How I use jetBrains ReSharper

At work I have jetBrains ReSharper, but I haven’t used it that much – mainly because of the kind of coding I have been doing there lately (quick samples and small proof-of-concepts). However, at home, I am always refactoring old, bad code… which I wrote, and now know better! Also, I have several newer projects that I’m working on, where refactoring is a major part too.

Anyhow, I don’t have ReSharper for personal-use, but I am considering buying it (it’s $150 though). I’ve been using the demo/trial version. I find it immensely useful for my personal coding projects. Why?

Let me show you the really cool things this does and why I am now such a fan of this product.

Promote a constructor argument to a property:
Suppose you have a constructor where you pass in an argument. You want to validate to make sure it’s not null and you want to set it to a public property. You can do that in 2 steps (when you are on an actionable item anywhere in code, hit ALT+ENTER, so while my cursor is on gameManager, for example):

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Hit ALT+ENTER again:

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You end up with this, about 2 full seconds later:

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If you were to type that out, that might take 20 seconds maybe? So, a 10x savings? I’ll take it!

Automatically created the constructors from an inherited class:
Suppose you inherit from a class which has constructors which take in arguments. Normally, you’d have to click on the base class name, hit F12, copy, go back to your file, paste and then clean-up. With ReSharper, again, one step – hit ALT+ENTER:

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Change visibility and override:
Let’s say you just created this method which you know is in the base class. You meant to override it, but you aren’t sure if it’s public or protected, etc. Again, just ALT+ENTER, you can clean it up:

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With my customer on Update, I hit ALT+ENTER, and choose “Make method ‘Update’ override”:

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And DONE!

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And for other members, if I want to change the visibility – just ALT+ENTER:

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Generate code, then move it to files:
A common thing you can (and should) do is to create data structures based off of how you need them. Then, once the API looks correct, in Visual Studio you can right-click and “Generate” that class and method. ReSharper takes this a step farther.

ReSharper first, creates the class and its’ members, in the same namespace, in the same file you are working on. This is of course convenient while you are still figuring out the API. You can easily go between these classes as you are figuring things out.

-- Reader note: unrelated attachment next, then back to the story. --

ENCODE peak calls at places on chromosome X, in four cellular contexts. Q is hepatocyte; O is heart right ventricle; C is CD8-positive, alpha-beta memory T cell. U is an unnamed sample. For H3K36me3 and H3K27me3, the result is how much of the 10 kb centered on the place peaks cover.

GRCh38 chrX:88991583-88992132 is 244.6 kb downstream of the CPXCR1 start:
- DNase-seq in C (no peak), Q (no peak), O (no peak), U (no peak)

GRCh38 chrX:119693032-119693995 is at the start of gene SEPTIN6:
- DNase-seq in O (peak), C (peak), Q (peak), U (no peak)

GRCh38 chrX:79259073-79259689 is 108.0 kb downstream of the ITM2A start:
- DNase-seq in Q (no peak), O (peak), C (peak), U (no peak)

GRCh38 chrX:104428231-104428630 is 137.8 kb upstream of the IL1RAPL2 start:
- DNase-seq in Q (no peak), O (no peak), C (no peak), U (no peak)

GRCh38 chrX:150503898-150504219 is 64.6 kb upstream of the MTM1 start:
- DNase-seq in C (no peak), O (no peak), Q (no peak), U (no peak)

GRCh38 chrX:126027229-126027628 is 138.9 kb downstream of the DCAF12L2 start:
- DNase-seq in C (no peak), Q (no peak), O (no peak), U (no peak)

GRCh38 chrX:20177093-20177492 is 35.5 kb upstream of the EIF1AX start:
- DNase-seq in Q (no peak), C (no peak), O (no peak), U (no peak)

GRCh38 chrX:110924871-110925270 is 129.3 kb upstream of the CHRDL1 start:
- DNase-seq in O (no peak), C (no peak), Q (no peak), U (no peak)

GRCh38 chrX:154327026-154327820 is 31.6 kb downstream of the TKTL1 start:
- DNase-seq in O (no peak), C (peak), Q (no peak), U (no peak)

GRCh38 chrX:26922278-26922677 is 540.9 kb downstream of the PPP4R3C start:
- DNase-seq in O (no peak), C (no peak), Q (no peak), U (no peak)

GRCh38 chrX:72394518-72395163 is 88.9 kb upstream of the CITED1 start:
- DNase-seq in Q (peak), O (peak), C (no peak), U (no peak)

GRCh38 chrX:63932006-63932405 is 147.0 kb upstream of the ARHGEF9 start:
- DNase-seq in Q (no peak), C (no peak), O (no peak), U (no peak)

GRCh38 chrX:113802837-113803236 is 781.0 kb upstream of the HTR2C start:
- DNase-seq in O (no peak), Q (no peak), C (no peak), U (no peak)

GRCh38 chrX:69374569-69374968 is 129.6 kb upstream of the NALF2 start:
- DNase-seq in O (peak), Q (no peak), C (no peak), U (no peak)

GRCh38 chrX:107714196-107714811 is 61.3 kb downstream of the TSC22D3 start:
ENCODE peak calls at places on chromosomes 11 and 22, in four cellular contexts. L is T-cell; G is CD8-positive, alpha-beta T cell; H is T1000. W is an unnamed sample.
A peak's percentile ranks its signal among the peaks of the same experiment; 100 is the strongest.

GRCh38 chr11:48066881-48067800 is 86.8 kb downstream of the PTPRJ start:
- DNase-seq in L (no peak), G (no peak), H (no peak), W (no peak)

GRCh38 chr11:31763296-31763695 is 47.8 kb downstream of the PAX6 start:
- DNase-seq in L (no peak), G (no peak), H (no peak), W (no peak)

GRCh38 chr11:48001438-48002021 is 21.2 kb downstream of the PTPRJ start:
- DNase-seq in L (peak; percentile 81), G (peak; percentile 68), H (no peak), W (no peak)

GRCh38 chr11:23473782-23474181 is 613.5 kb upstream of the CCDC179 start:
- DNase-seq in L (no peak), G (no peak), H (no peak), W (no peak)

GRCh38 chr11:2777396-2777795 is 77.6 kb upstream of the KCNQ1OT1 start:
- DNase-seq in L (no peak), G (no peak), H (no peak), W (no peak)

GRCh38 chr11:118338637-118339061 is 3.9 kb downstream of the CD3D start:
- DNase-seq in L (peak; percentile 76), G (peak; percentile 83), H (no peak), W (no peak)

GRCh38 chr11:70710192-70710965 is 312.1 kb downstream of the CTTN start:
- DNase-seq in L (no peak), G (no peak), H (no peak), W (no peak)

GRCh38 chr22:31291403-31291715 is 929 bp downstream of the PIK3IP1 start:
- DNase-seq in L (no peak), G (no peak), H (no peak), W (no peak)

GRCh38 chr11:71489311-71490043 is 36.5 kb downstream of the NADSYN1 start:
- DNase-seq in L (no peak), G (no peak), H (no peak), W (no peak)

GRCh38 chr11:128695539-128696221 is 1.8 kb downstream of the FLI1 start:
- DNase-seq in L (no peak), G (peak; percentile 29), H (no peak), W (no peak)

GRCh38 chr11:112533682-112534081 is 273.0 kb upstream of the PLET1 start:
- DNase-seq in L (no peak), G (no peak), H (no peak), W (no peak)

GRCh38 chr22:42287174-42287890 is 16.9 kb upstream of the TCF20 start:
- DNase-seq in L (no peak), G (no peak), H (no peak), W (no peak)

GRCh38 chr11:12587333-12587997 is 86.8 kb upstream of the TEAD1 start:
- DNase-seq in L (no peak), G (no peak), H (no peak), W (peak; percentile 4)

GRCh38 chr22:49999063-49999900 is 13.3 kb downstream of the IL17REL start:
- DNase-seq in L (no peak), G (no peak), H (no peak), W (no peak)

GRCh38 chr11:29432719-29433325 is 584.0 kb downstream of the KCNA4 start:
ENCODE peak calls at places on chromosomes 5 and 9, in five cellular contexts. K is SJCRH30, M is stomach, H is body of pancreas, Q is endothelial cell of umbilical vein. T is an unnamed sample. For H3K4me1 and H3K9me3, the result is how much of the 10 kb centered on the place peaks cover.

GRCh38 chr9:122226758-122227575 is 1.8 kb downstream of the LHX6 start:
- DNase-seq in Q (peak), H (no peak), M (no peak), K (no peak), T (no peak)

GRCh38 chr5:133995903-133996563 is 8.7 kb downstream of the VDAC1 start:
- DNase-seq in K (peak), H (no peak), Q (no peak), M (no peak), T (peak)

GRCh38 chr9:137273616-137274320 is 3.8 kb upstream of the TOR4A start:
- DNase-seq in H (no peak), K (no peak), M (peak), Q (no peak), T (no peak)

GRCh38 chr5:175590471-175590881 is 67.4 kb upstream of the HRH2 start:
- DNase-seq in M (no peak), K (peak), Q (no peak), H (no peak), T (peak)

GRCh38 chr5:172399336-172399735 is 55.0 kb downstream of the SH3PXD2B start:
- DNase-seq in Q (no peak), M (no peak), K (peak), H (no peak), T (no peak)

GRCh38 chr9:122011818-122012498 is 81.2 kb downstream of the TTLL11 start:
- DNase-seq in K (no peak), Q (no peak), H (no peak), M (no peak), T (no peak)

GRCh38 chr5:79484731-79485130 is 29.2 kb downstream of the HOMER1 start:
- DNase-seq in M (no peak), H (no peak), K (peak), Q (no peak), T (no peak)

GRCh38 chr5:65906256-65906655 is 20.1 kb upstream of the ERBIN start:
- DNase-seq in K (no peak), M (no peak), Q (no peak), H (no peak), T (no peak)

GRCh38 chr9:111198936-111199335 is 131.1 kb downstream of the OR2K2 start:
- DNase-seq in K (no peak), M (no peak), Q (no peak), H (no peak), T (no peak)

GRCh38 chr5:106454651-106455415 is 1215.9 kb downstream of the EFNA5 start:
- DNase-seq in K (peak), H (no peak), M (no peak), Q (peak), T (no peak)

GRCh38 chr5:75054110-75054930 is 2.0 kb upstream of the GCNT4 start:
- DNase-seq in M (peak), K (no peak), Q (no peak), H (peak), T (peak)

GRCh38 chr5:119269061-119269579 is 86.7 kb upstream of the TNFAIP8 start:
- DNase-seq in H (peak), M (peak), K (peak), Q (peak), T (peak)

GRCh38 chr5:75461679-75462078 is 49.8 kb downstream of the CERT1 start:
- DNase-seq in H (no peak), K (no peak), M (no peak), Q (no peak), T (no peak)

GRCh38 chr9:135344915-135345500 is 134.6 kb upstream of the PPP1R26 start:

However, once you have a good idea that the class is stable, you want to move it to it’s own file. Same thing, highlight the new class and ALT+ENTER:

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This moves this newly-generated class to it’s own eponymously-named file!

Publishing your exceptions to XML code comments:
This is one of things where I am a big believer in doing it, but it is tedious. Suppose you do argument validation, and you want to add the exception information to your XML code comments. You normally have to type it out. There isn’t any intellisense in the exception name, so you have to have that just right. It’s not a huge deal, but it’s annoying and tedious.

Well, with ReSharper, you can put your cursor on an ArgumentException (or derived exception), hit ALT+ENTER and have it add it for you!!

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It adds the lines that are highlighted below. If you do component documentation, you know what a convenience this is

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Bottom Line:
The bottom line for me is that when you are cranking through code, and using ReSharper, almost anything you can possible do with the current member, you can do with ALT+ENTER. I can’t tell you how many hundreds (thousands?) of keystrokes this has saved me.

By the way, I am not affiliated with JetBrains at all, I am just really impressed with this product. I know since it can be a complicated program to learn, some people have shied away from it.

So, I thought I’d share the things I use all the time. If you just use ALT+TAB, that will get you up and running and will really have an impact on your efficiency.

Posted in Computers and Internet, Development Tools, New Technology, Professional Development, Uncategorized, Visual Studio
One comment on “How I use jetBrains ReSharper
  1. […] Adding XML code comments to every public class and public member, remembering to “publish” which exceptions can be thrown, in the XML code comments with an <exception cref=””/> tag (PRO TIP: ReSharper can do this for you!) […]

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